I’m currently attempting to read a biography of each of the U.S. presidents in order; it’s a personal project that appeals to both my love of history and my linear, completist nature. And I figured perhaps these leaders of the free world might have some lessons to teach us about higher education, technology, or both. Plus, if car dealerships can celebrate Presidents’ Day for the entire month of February, so can I.
1. Leaders listen. Washington’s entire management style was founded on a slow, deliberate decision-making process with input from as many experts and constituencies as possible. Unlike the British generals, who chose their staffs and fellow officers based on family standing, Washington chose self-made men like Nathaniel Greene, Henry Knox, and Alexander Hamilton as his advisers. These men were empowered to speak their minds to the Great Man, and he was open to persuasion, changing his mind when the weight of opinion was against him. In higher ed, we often stick with our own peeps — in Admissions, in Student Affairs, in Communications, in IT — because it’s certainly easier. But without listening for the big picture, as messy and uncomfortable as it can be, how can we make decisions that serve our students and faculty?
2. Leaders lead. After receiving as many opinions as possible — after taking his time and weighing all the arguments — Washington would make a decision and confidently stick to it, inspiring and focusing those around him to the task at hand. From the Battle of Monmouth Courthouse to Alexander Hamilton’s first bank bill, Washington supported his subordinates against swirling controversy and the buck stopped with him. And though he failed to take a lead in ending slavery, he did make the decision to free his slaves in his will — something that none of the other slave-owning founding fathers did. In higher education, the focus on consensus and process can make it seem as if no one is in charge, that no one is accountable. At the end of the day, someone’s gotta make a decision.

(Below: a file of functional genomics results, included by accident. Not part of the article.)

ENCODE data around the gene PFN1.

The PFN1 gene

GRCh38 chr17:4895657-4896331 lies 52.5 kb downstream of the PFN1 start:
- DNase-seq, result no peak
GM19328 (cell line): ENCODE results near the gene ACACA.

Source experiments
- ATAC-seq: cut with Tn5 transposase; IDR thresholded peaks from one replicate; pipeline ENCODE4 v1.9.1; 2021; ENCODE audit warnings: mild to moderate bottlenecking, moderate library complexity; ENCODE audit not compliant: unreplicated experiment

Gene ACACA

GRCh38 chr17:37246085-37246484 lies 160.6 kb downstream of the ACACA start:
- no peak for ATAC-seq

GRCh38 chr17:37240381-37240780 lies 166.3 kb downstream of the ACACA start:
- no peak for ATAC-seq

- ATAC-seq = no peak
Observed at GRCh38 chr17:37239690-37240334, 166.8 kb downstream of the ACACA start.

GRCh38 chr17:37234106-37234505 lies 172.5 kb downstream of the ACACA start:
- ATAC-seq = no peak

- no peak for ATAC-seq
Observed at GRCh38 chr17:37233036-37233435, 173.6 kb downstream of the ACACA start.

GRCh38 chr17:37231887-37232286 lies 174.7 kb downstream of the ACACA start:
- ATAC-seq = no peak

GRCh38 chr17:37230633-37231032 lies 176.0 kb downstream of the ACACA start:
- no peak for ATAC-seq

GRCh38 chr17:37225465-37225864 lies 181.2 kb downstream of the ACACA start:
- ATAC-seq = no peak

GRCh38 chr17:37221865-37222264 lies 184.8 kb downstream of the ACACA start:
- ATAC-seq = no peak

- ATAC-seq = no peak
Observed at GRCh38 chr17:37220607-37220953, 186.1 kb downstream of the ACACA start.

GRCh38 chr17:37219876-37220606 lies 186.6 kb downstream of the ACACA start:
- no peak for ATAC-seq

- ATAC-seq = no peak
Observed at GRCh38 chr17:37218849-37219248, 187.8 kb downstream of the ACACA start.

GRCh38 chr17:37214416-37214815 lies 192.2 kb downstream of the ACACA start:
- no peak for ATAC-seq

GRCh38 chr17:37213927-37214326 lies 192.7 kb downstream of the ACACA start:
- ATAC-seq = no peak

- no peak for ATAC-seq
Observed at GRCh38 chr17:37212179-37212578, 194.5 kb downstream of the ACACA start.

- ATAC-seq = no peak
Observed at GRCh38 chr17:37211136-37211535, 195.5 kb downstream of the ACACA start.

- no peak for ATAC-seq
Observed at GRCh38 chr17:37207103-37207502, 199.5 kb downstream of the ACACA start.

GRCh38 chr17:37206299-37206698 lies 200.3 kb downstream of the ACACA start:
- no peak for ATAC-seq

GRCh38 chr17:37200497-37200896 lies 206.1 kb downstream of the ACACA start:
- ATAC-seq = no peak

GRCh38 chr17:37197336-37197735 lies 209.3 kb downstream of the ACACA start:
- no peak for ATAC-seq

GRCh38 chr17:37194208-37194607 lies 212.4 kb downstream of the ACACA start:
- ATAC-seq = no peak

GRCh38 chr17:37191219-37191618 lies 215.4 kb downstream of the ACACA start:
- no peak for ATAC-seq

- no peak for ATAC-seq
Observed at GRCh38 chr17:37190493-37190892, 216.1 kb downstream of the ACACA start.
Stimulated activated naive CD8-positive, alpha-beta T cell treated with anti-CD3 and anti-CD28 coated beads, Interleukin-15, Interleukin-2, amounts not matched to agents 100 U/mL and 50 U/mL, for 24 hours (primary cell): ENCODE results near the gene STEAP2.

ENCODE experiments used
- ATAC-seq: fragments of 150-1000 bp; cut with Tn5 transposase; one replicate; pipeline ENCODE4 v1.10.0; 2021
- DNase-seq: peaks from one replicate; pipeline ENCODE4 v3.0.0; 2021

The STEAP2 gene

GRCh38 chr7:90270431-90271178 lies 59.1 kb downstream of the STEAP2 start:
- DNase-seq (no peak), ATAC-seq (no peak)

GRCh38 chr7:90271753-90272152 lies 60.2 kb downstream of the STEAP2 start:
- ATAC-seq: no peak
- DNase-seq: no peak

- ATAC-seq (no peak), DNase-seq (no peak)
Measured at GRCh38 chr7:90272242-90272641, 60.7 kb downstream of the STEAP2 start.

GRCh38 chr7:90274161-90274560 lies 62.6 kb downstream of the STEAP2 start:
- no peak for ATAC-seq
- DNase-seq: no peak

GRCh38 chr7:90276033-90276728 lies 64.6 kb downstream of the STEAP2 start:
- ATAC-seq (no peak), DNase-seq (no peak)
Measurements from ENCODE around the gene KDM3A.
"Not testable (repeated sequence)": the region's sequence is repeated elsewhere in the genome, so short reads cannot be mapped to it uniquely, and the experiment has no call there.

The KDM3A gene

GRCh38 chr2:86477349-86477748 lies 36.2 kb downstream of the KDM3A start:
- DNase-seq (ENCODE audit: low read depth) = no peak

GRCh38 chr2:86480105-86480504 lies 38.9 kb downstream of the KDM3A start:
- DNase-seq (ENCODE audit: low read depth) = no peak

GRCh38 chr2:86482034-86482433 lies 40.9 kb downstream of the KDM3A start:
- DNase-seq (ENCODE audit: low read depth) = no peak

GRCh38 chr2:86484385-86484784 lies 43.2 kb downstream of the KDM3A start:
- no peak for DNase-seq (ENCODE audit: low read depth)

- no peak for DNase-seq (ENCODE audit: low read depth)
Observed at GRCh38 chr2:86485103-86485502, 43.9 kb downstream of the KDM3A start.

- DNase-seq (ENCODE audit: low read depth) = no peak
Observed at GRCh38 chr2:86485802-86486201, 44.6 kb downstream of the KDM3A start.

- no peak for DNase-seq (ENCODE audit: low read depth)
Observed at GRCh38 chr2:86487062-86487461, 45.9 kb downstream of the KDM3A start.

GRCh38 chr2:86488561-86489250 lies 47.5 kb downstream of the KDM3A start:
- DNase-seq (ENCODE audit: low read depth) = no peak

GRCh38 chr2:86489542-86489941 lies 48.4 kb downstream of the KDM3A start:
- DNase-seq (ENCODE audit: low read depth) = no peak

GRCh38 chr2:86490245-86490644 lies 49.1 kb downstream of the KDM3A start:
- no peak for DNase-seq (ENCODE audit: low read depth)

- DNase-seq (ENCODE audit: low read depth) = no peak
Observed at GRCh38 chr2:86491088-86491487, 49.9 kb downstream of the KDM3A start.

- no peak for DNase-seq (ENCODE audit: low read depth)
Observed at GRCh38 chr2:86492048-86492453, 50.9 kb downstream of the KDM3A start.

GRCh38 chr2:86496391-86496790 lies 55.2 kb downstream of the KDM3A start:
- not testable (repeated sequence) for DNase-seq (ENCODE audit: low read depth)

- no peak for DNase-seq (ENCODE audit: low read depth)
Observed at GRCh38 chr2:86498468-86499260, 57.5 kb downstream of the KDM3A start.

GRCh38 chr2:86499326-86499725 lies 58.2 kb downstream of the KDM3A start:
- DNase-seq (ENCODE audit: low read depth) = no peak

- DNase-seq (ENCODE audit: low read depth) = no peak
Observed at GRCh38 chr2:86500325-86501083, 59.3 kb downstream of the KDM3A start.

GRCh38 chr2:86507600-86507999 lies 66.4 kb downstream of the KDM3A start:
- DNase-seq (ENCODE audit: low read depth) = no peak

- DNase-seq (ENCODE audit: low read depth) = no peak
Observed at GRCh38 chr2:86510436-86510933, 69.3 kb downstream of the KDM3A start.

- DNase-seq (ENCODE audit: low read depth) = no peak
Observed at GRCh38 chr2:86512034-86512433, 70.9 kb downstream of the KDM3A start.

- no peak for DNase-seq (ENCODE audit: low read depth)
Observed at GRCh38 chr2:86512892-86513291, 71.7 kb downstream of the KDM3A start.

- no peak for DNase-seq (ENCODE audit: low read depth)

3. The non-traditional student is usually the smartest person in the room. Alone among the founding fathers, Washington had not attended college. He felt his lack of education keenly. In early writings, he adopted a highfalutin style that he thought sounded more “educated.” In gatherings, he tended to just stay quiet while orators like John Adams or Richard Henry Lee took the floor. Later in his career, Washington found the fact that people like Thomas Jefferson and James Madison underestimated him useful. Washington was a life-long learner. One of the great advantages to working in higher ed is that you are surrounded by an organizational culture that values learning. Why not take advantage of that every day?
4. Leading is hard. Finally, over and over again, Washington lifted the weight of the country on his shoulders, at huge personal sacrifice: commander in chief of the Continental Army, president of the Constitutional Convention, president of the United States — twice. He didn’t want any of these positions, but he also knew that if he did not take up the challenge, the things he wanted to see happen for his country would not happen. It’s not easy, but if you aren’t going to push and push and champion your own goals or vision, who will?